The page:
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ARS Home » Southeast Area » New Orleans, Louisiana » Southern Regional Research Center » Food Processing and Sensory Quality Research » Research » Publications at this Location » Publication #366996

Research Project: Reducing Peanut and Tree Nut Allergy

Location: Food Processing and Sensory Quality Research

Title: Peanut-specific IgE produced in a mouse food allergy model requires help from T follicular regulatory cells and IL-10 signaling by B cells

Author
item XIE, MARKUS - Indiana University Medical School
item LIU, HONG - Indiana University Medical School
item YANG, KAI - Indiana University Medical School
item KOH, BYUMGHEE - Indiana University Medical School
item WU, HAO - Indiana University Medical School
item Maleki, Soheila
item Hurlburt, Barry
item KAPLAN, MARK - Indiana University Medical School
item DENT, ALEXANDER - Indiana University Medical School

Submitted to: Journal of Clinical Investigation
Publication Type: Peer Reviewed Journal
Publication Acceptance Date: 3/26/2020
Publication Date: 6/8/2020
Citation: Xie, M.M., Liu, H., Yang, K., Koh, B., Wu, H., Maleki, S.J., Hurlburt, B.K., Kaplan, M.H., Dent, A.L. 2020. Peanut-specific IgE produced in a mouse food allergy model requires help from T follicular regulatory cells and IL-10 signaling by B cells. Journal of Clinical Investigation. 130(7):3820-3832. https://doi.org/10.1172/JCI132249.
DOI: https://doi.org/10.1172/JCI132249

Interpretive Summary: Food allergies are a major clinical problem and are driven by the production of immunoglobulin E (IgE) antibodies specific for food antigens. High affinity antigen-specific antibodies develop from B cells within the germinal center (GC) reaction. T follicular regulatory (TFR) cells are a specialized subset of Foxp3+ T cells that modulate antibody responses in the GC. The function of TFR cells in the generation of food antigen-specific IgE are not well understood. Here we analyzed the role of TFR cells in regulating food antigen-specific IgE using a peanut antigen-based food allergy model in mice. Peanut-specific IgE levels and anaphylaxis responses were significantly blunted in TFR cell-deficient mice. Loss of TFR cells led to a marked increase in non-specific IgE levels, showing that TFR cells have both helper and suppressor functions on IgE production in the GC that work together to facilitate the production of antigen-specific IgE. Mice with augmented TFR cell responses had markedly higher levels of peanut-specific IgE, revealing an active helper function on antigen-specific IgE by TFR cells. The helper function of TFR cells involves the production of IL-10. Loss of IL-10 signaling by B cells led to a severely curtailed peanut-specific IgE response, decreased GC B cell survival and loss of B cells after peanut challenge. We thus reveal that TFR cells have an unexpected helper role in promoting food allergy and are a novel target for drug development.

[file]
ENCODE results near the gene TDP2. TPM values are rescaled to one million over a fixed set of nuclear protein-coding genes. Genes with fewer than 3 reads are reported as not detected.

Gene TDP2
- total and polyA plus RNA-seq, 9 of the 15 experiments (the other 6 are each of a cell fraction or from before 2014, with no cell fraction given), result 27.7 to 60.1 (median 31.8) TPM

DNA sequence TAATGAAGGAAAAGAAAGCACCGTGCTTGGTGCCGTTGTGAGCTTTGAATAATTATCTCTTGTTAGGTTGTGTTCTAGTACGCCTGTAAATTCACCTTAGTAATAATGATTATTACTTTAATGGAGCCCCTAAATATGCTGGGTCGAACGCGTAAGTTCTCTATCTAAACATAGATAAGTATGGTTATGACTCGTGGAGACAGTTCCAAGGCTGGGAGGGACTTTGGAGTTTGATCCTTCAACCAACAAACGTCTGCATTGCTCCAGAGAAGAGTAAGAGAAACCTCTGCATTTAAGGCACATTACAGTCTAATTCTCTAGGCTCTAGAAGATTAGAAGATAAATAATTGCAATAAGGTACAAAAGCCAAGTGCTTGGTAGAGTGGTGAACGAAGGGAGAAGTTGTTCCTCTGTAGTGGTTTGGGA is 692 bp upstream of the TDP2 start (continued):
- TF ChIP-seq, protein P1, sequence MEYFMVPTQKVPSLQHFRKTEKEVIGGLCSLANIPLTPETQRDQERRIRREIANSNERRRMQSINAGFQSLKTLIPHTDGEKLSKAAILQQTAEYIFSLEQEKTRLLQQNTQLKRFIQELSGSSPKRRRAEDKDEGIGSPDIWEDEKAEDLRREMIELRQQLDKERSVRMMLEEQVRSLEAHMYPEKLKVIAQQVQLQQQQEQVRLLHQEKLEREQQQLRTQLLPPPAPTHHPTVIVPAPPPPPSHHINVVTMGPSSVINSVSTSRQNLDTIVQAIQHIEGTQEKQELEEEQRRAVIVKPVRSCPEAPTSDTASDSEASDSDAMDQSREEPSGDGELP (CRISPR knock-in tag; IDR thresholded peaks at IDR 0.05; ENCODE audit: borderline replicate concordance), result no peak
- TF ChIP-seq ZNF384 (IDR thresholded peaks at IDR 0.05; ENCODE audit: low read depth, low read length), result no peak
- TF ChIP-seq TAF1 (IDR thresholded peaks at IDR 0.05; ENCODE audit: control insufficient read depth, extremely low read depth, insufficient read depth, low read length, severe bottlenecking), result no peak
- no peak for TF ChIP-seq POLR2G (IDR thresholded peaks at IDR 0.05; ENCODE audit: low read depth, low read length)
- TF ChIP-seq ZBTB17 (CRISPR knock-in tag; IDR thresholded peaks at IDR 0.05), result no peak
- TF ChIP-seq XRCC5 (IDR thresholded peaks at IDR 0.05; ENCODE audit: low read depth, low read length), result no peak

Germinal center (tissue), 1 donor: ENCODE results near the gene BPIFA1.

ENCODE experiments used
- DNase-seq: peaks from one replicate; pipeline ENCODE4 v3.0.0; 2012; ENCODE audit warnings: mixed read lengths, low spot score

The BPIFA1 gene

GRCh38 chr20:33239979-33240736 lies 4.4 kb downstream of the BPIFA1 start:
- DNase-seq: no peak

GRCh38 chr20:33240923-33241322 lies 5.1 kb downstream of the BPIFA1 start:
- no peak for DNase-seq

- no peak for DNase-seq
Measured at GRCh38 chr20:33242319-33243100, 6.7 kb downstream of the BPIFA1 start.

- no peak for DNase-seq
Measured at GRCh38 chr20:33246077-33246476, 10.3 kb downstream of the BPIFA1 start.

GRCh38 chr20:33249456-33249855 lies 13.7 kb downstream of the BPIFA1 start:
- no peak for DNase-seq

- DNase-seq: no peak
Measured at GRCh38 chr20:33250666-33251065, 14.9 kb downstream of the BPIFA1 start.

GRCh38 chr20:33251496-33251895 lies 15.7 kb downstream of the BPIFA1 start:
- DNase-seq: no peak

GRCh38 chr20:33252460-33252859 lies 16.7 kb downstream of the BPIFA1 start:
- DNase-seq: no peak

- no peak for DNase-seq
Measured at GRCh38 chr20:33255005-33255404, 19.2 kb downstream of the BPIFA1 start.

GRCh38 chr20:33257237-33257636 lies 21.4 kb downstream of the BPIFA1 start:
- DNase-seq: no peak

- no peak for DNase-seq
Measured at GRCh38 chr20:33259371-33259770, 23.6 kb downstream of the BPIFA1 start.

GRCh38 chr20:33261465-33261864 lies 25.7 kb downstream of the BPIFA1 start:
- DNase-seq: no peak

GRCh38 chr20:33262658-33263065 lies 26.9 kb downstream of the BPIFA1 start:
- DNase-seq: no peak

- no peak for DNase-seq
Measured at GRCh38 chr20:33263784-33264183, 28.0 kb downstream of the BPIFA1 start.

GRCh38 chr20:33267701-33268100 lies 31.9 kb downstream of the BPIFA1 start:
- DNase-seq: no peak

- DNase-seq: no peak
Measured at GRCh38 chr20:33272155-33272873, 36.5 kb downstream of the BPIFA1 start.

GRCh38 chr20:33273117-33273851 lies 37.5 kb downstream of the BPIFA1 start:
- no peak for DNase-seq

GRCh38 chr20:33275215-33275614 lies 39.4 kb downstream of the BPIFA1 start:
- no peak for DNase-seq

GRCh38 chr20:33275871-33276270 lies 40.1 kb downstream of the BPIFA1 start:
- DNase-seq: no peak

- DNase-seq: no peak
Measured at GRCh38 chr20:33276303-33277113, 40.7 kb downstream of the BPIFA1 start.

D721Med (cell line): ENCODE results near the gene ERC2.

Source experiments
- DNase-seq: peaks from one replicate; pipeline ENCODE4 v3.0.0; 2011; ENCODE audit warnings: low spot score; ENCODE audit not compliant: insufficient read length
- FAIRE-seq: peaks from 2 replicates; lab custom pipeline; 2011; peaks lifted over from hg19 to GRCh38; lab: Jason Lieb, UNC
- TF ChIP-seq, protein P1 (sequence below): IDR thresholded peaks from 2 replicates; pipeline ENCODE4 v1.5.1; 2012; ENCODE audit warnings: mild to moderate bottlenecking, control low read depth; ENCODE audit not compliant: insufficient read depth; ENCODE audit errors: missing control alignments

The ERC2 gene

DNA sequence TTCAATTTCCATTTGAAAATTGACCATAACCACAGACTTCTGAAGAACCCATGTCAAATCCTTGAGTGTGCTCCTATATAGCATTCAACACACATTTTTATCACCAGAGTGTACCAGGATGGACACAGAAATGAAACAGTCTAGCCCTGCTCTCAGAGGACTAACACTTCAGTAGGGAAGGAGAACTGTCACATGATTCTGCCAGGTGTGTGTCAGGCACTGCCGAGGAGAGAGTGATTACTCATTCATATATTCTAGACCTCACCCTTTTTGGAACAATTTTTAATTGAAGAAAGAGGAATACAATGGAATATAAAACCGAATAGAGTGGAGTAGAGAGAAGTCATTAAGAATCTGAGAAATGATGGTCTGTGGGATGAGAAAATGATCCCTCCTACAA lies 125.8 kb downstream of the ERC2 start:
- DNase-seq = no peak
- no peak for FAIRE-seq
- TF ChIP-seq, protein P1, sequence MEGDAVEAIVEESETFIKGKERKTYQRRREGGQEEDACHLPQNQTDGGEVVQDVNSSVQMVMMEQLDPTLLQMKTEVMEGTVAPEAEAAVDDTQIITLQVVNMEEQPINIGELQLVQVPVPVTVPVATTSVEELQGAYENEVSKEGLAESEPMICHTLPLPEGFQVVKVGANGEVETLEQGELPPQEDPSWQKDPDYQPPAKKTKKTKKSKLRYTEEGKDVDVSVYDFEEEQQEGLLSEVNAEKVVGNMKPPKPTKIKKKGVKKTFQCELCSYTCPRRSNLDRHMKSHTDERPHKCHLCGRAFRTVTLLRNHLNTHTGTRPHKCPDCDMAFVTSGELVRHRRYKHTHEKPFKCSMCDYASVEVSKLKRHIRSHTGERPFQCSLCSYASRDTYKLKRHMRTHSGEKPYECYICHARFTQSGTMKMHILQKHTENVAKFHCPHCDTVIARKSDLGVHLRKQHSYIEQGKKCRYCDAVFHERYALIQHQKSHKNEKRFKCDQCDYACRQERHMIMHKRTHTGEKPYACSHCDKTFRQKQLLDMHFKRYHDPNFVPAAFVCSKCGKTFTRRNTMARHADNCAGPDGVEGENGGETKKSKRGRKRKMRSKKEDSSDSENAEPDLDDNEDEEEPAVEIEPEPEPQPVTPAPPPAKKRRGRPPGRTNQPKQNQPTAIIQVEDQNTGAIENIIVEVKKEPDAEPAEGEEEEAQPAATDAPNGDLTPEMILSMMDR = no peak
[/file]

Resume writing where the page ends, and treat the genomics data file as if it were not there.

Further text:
Technical Abstract: Food allergies are a major clinical problem and are driven by the production of IgE antibodies specific for food antigens. High affinity antigen-specific antibodies develop from B cells within the germinal center (GC) reaction. T follicular regulatory (TFR) cells are a specialized subset of Foxp3+ T cells that modulate antibody responses in the GC. The function of TFR cells in the generation of food antigen-specific IgE are not well understood. Here we analyzed the role of TFR cells in regulating food antigen-specific IgE using a peanut antigen-based food allergy model in mice. Peanut-specific IgE titers and anaphylaxis responses were significantly blunted in TFR cell-deficient Foxp3-cre Bcl6-flox mice. Loss of TFR cells led to a marked increase in non-specific IgE levels, showing that TFR cells have both helper and suppressor functions on IgE production in the GC that work together to facilitate the production of antigen-specific IgE. Foxp3-cre Pten-flox mice with augmented TFR cell responses had markedly higher levels of peanut-specific IgE, revealing an active helper function on antigen-specific IgE by TFR cells. The helper function of TFR cells involves the production of IL-10. Loss of IL-10 signaling by B cells led to a severely curtailed peanut-specific IgE response, decreased GC B cell survival and loss of GC dark zone B cells after peanut challenge. We thus reveal that TFR cells have an unexpected helper role in promoting food allergy and are a novel target for drug development.